Saturday, January 17, 2015

Umphrey's McGee at the Beacon Theatre

Umphrey's McGee, special guest Joshua Redman,
and Jefferson Waful's lights.
Guitarist/vocalist Brendan Bayliss, bassist Ryan Stasik and keyboardist Joel Cummins founded Umphrey's McGee in 1997 at the University of Notre Dame in Notre Dame, Indiana. In mid-1998, after only eight months together, the band released a debut album, Greatest Hits Vol. III, in order to get more local bookings. Although more of an improvisational jazz fusion band, Umphrey's McGee soon was discovered and embraced by jam band fans. The band's eighth and most recent studio album, Second Skin, was released in 2014, but the band has released several official live albums and also sells downloads of its concerts after every show. Umphrey's McGee presently consists of Bayliss, Stasik, Cummins, guitarist Jake Cinninger, percussionist Andy Farag and drummer Kris Myers.

Umphrey's McGee made its third annual pilgrimage to the Beacon Theatre, this time for two sold-out nights. The bill listed the band's friend, tenor saxophonist Joshua Redman as a special guest for both nights. On the second night, Umphrey's McGee's two sets (separated by a 15-minute intermission) were largely instrumental, as music was presented in continuous waves and movements with few breaks between songs. Except for a few trippy guitar licks that seemed to borrow inspiration from blissful psychedelic Phish or Grateful Dead space licks, the rest of the show was more akin to the 1970s improvisational jams of Frank Zappa, the Mahavishnu Orchestra or Weather Report, albeit with a much harder edge. Umphrey's McGee used conventional song structures from which to launch into loose and extended progressive rock instrumentals only to regroup with a portion of another song which in turn led to more energetic free-form ensemble work, often with no pauses. At times the music shifted to hard driving rock, but then drifted back to smooth jazz grooves, calming to what could have been a George Benson concert. The second set even included a cover of Miles Davis' "In a Silent Way," which Umphrey's McGee played for the first time since 2007. Psychedelic effect was provided not so much from the musicians but from the lighting designer, Jefferson Waful. While Waful's lighting schemes were spectacular, they often left the band playing in complete darkness as Waful's ebulliently colorful lights swayed onto the walls, ceiling and audience. Nearly three hours after the band began, as if to remind the audience of its rock credentials, Umphrey's McGee closed near midnight with a faithful rendition of Derek & the Dominos' "Layla." The diversity of Umphrey's McGee's technical proficiency and genre-bending skills proved to be most unique.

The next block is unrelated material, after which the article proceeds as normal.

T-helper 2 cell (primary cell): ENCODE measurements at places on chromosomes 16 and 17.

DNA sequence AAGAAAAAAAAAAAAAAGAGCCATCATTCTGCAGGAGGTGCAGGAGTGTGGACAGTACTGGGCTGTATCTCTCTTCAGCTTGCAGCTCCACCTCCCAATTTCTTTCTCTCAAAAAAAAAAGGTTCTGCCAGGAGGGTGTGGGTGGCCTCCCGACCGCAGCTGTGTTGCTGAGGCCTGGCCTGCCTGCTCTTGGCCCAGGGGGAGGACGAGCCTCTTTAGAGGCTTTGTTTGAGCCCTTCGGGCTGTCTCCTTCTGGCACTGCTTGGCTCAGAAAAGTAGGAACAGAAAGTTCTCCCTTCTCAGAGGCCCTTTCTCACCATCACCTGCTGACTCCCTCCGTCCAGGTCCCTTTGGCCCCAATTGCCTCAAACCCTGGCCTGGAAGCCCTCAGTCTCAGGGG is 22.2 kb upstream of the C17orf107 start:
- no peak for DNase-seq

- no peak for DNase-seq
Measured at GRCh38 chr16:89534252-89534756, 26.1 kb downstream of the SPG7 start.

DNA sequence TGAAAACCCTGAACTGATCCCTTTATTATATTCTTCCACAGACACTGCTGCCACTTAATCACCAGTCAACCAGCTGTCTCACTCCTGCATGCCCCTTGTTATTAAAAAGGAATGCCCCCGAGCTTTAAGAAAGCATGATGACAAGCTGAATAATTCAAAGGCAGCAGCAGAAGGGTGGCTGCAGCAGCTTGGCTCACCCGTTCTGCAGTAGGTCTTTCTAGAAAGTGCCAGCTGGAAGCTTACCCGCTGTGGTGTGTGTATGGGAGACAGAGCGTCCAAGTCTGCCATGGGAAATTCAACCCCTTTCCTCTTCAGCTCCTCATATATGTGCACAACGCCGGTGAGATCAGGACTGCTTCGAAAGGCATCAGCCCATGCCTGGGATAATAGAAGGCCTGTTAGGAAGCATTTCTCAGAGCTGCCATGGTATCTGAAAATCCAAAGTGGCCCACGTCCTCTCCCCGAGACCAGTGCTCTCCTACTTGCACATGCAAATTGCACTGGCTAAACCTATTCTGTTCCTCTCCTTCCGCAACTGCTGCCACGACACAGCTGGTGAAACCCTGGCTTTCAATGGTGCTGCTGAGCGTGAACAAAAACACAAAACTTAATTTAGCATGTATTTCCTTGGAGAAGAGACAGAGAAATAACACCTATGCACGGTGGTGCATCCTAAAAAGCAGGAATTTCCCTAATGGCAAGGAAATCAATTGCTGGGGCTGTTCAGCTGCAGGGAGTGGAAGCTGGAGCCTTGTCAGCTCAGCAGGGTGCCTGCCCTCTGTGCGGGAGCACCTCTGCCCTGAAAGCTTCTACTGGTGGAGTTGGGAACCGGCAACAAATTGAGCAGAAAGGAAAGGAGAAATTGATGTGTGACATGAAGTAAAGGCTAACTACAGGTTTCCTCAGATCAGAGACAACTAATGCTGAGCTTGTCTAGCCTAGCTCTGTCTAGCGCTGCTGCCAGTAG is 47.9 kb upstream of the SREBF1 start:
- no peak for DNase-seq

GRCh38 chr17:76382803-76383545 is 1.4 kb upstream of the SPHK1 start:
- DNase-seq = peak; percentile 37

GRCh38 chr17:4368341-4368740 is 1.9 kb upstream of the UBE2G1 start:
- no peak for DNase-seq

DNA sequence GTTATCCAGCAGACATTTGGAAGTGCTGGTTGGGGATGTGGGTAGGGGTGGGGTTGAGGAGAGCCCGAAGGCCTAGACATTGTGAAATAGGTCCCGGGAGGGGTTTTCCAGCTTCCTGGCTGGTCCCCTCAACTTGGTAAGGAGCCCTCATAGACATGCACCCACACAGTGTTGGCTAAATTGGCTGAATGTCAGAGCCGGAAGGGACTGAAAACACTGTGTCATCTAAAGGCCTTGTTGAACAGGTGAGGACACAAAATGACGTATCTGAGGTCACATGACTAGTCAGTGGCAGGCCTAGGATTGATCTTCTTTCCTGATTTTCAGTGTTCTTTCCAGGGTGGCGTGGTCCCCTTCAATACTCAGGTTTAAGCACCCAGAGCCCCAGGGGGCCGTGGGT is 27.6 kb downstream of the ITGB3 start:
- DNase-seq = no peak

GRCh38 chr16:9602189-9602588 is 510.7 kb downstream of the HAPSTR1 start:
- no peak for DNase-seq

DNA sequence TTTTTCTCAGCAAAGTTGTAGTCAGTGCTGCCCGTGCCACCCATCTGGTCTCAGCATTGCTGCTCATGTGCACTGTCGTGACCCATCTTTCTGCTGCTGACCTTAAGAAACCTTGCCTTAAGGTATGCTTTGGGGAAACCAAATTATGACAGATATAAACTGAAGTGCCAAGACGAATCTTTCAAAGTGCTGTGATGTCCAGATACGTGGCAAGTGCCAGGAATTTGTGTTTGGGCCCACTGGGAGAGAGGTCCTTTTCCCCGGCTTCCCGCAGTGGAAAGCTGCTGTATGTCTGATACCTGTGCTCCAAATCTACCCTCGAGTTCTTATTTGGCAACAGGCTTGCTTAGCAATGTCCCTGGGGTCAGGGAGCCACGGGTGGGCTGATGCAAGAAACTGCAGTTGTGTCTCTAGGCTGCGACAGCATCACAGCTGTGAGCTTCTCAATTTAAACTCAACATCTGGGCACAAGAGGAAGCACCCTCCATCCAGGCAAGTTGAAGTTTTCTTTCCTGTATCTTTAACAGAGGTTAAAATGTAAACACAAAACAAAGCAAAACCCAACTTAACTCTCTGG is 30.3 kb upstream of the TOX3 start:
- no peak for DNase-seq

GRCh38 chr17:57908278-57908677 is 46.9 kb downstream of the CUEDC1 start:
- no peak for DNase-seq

Visit Umphrey's McGee at www.umphreys.com.